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Germany revokes lese majeste law

Germany's parliament has voted to scrap its law protecting heads of state and governments from insults. The decision comes after Turkish President Recep Tayyip Erdogan tried to indict a prominent German satirist.

The Bundestag early Friday voted overwhelmingly in favor scrapping Germany's archaic lese majeste law, which criminalized insults directed at foreign heads of state and governments.

Also known as Paragraph 103 of Germany's criminal code, the law captured global headlines last year after Turkish President Recep Tayyip Erdogan pressed charges against German satirist Jan Böhmermann over a so-called "smear poem."

Read more: German comedian Jan Böhmermann celebrates debut on US late night TV

The decision to scrap the law will come into effect on January 1, 2018.

Erdogan vs. Böhmermann

In March 2016, Böhmermann read out a poem on his weekly show on public broadcaster ZDF that included claims Erdogan watched child pornography and had sex with animals.

However, the satirist made clear that the poem's intention was to show the difference between legitimate criticism and genuine insults, a satirical response to the thousands of "lese majeste" cases the Turkish president was pursuing in Turkey and abroad.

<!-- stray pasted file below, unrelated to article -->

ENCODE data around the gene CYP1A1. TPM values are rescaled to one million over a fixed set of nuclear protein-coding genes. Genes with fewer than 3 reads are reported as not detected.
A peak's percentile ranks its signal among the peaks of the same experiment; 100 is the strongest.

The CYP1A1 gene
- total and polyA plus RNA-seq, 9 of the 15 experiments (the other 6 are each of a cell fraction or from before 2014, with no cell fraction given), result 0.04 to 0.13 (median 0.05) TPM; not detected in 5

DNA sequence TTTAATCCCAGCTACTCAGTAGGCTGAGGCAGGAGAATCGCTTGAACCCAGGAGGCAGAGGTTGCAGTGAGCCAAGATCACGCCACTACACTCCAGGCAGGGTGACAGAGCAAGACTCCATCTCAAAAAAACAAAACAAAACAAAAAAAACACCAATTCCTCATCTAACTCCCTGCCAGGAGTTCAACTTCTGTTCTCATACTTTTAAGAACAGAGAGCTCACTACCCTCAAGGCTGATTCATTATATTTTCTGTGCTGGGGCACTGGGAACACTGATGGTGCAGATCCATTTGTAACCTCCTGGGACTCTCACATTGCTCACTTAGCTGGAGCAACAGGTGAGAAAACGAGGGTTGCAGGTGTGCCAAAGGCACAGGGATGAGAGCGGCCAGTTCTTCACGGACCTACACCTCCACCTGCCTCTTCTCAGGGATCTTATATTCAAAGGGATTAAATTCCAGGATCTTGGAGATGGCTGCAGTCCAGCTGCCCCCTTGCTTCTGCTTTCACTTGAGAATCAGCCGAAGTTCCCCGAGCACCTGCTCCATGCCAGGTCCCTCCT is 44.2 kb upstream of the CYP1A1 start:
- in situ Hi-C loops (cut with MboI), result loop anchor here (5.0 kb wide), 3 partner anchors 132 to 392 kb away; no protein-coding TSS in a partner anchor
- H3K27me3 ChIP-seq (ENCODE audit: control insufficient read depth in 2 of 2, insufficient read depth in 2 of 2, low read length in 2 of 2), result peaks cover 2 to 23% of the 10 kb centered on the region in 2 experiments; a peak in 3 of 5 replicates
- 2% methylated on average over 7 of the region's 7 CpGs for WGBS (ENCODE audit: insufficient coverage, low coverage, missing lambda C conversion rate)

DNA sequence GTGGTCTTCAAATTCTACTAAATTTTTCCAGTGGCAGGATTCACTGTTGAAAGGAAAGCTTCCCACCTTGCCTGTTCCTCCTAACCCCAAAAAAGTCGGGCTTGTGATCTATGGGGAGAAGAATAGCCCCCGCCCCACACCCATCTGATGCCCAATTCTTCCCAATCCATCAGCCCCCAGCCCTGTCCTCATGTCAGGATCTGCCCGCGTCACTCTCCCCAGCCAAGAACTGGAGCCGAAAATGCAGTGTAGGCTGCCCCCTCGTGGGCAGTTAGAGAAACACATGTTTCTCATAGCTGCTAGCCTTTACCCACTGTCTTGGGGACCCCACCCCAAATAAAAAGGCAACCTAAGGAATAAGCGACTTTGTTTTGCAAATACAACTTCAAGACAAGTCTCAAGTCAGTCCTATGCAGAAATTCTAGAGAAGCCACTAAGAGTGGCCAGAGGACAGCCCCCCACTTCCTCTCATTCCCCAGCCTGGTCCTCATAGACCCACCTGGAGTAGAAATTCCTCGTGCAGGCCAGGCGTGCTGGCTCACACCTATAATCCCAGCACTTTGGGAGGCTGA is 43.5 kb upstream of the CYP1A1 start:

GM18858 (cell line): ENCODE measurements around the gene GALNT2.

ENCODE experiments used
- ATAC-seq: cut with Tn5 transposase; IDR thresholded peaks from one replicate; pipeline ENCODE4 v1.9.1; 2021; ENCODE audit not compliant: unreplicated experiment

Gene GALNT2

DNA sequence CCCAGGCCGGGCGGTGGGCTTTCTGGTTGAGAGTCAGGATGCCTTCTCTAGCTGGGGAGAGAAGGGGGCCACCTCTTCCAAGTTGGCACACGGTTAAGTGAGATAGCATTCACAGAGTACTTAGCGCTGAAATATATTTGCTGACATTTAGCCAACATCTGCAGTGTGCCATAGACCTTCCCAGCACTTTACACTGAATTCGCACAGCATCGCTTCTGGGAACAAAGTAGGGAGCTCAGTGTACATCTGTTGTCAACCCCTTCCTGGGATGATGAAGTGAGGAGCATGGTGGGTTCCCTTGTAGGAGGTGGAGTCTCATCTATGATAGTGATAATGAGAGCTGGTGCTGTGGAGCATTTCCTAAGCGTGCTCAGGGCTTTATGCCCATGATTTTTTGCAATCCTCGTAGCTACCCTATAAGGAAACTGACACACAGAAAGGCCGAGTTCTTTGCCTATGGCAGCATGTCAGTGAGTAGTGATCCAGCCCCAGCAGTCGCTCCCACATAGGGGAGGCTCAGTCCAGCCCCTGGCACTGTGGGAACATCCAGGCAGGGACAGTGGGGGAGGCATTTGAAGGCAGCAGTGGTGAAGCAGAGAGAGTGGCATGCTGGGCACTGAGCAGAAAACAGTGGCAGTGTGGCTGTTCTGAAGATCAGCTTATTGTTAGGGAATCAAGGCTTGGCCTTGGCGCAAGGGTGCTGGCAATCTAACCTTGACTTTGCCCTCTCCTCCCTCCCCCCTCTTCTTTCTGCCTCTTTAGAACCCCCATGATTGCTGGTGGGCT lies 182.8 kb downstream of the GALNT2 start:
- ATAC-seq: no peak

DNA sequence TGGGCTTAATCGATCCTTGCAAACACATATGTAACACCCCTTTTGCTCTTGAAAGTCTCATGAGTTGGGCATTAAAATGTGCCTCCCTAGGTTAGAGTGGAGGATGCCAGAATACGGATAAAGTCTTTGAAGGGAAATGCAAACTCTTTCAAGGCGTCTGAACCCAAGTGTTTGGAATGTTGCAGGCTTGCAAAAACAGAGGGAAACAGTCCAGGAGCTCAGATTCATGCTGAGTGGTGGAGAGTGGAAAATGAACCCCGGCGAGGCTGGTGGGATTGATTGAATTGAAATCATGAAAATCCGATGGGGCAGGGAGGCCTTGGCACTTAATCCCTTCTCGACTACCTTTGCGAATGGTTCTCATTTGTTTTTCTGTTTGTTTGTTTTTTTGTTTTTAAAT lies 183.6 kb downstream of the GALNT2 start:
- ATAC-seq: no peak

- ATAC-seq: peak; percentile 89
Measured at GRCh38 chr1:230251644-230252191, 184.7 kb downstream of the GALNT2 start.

Nevertheless, Erdogan asked the German government to authorize an investigation into Böhmermann. Chancellor Angela Merkel approved the request, to considerable criticism at home. Böhmermann could have faced up to three years in prison if found guilty.

Prosecutors ultimately dropped the case in November, saying there was insufficient evidence of wrongdoing.

Once the case was dropped, the German parliament's upper house, the Bundesrat, voted in December in favor of scrapping Paragraph 103, a decision that was followed by Merkel's cabinet the following month.

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A satirical and controversial poem

Restrictions on Böhmermann's "poem" still apply

Despite being cleared of criminal charges, Böhmermann was still reprimanded by Hamburg's regional court, which ruled that certain parts of the poem could not be published or broadcast.

Read more: Böhmermann: How a German satirist sparked a freedom of speech debate

According to Germany's Federal Constitutional Court, artistic freedom is unconditional but not unlimited. Should it be found to infringe on an individual's personal freedoms, including those of a foreign national, the merits of each would need to be considered. Although satire generally enjoys a large degree of artistic freedom, the same constitutional considerations would apply.

Following the Hamburg court's decision, Böhmermann's lawyer said the court had failed to "adequately consider" the satirist's right to artistic freedom. A higher court is now hearing an appeal.

dm/sms (dpa, KNA, Frankfurter Allgemeine Zeitung)

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